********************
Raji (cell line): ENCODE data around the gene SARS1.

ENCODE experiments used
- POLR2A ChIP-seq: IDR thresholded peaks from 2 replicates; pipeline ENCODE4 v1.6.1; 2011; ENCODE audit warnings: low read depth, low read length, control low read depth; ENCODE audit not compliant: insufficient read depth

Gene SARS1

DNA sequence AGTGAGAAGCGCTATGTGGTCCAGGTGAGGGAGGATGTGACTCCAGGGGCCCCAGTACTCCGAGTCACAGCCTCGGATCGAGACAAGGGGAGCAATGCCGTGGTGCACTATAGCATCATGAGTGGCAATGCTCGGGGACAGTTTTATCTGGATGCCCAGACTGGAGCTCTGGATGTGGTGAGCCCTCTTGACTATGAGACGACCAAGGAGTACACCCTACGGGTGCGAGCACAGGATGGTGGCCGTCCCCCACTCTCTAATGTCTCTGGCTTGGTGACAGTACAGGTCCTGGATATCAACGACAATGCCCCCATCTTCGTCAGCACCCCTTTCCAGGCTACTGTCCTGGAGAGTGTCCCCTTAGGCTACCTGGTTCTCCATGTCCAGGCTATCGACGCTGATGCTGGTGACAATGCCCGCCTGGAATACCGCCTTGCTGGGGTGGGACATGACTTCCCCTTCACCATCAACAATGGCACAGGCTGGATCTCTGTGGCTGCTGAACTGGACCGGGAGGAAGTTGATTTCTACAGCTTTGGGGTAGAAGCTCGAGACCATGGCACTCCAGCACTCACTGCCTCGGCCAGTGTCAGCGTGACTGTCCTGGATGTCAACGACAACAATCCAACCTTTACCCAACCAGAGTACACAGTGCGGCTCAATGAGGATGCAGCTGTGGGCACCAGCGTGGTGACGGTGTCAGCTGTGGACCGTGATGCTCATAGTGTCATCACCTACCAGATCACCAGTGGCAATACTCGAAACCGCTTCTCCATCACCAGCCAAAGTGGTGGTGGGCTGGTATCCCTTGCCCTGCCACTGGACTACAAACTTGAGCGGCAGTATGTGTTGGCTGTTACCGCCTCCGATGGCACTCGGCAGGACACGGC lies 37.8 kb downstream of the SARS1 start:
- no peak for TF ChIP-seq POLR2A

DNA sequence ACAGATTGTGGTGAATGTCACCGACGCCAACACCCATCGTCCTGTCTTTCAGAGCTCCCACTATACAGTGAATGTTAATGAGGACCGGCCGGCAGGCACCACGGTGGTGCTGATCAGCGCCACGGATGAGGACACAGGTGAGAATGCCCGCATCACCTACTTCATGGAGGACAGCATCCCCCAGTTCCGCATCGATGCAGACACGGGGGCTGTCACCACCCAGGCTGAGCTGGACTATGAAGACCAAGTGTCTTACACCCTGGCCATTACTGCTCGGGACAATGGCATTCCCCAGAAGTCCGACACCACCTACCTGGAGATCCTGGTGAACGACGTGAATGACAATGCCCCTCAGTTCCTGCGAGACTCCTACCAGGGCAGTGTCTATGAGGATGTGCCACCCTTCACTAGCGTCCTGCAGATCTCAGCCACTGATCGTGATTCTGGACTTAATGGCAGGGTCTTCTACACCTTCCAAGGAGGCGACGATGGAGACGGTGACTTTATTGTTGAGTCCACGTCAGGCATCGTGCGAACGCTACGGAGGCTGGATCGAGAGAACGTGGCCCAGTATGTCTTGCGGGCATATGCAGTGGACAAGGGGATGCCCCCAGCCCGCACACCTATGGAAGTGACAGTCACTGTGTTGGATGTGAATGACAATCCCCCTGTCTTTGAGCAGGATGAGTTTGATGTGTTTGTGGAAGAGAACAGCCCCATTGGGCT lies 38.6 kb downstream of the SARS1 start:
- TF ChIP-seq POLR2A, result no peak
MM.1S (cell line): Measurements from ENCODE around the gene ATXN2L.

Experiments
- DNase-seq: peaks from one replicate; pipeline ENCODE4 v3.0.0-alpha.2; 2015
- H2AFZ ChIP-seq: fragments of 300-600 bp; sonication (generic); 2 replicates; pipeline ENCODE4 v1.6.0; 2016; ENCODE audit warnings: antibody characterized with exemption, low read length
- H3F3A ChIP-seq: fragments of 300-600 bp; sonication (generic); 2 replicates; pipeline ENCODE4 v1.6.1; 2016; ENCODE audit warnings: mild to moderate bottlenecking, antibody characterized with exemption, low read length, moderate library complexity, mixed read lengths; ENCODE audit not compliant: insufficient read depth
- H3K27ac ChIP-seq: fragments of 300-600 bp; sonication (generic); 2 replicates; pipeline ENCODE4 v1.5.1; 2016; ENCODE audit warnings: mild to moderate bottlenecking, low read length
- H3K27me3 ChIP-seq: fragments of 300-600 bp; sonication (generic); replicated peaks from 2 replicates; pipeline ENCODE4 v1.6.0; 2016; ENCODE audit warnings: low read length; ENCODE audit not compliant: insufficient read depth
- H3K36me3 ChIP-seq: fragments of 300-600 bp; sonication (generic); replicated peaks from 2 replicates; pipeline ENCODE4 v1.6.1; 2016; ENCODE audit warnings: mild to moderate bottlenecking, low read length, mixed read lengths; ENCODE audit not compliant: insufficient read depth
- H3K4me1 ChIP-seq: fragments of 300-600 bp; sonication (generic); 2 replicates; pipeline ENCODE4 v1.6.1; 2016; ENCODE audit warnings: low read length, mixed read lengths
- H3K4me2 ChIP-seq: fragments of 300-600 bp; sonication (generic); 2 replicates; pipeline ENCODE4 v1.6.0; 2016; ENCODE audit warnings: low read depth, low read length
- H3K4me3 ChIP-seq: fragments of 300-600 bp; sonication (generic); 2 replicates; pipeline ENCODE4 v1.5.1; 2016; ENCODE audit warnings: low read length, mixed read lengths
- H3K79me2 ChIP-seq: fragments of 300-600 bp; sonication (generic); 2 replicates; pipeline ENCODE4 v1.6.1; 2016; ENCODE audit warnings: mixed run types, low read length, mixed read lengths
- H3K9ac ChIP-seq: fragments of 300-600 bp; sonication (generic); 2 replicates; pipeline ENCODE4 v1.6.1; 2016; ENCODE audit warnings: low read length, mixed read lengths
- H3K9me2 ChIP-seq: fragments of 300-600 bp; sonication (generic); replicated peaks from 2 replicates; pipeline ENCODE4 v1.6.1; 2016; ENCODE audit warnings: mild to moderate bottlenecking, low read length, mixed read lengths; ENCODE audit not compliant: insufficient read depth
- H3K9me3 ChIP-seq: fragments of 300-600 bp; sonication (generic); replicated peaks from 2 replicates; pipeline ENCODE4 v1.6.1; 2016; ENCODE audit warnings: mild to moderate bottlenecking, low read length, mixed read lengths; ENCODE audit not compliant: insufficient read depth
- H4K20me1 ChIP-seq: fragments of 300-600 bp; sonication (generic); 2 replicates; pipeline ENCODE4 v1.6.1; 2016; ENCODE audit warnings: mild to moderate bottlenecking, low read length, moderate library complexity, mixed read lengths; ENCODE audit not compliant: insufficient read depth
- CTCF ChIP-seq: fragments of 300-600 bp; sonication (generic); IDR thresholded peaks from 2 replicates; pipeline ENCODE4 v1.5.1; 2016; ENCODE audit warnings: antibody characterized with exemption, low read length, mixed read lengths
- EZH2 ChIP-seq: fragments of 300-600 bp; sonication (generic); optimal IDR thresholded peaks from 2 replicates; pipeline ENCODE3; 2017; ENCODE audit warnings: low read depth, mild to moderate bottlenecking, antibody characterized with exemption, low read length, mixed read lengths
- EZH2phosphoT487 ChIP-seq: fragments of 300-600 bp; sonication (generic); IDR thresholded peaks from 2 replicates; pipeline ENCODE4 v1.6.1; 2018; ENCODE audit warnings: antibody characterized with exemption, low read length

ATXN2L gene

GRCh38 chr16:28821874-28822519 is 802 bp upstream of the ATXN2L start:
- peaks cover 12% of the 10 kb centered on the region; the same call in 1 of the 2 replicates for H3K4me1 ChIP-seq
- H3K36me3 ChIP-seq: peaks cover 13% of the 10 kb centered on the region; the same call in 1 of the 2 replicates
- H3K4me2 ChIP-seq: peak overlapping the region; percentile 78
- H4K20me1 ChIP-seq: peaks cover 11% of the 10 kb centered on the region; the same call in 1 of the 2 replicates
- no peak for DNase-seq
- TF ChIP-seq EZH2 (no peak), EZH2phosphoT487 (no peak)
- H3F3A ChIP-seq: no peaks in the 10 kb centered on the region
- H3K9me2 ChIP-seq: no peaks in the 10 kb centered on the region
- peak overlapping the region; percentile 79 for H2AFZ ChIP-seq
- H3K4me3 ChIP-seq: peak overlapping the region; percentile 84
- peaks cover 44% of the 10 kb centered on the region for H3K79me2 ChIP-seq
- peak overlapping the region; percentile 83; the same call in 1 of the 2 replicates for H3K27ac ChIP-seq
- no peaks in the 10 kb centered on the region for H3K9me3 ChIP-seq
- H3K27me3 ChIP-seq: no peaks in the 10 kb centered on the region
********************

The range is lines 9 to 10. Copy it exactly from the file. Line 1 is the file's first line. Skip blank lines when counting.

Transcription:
MM.1S (cell line): Measurements from ENCODE around the gene ATXN2L.

Experiments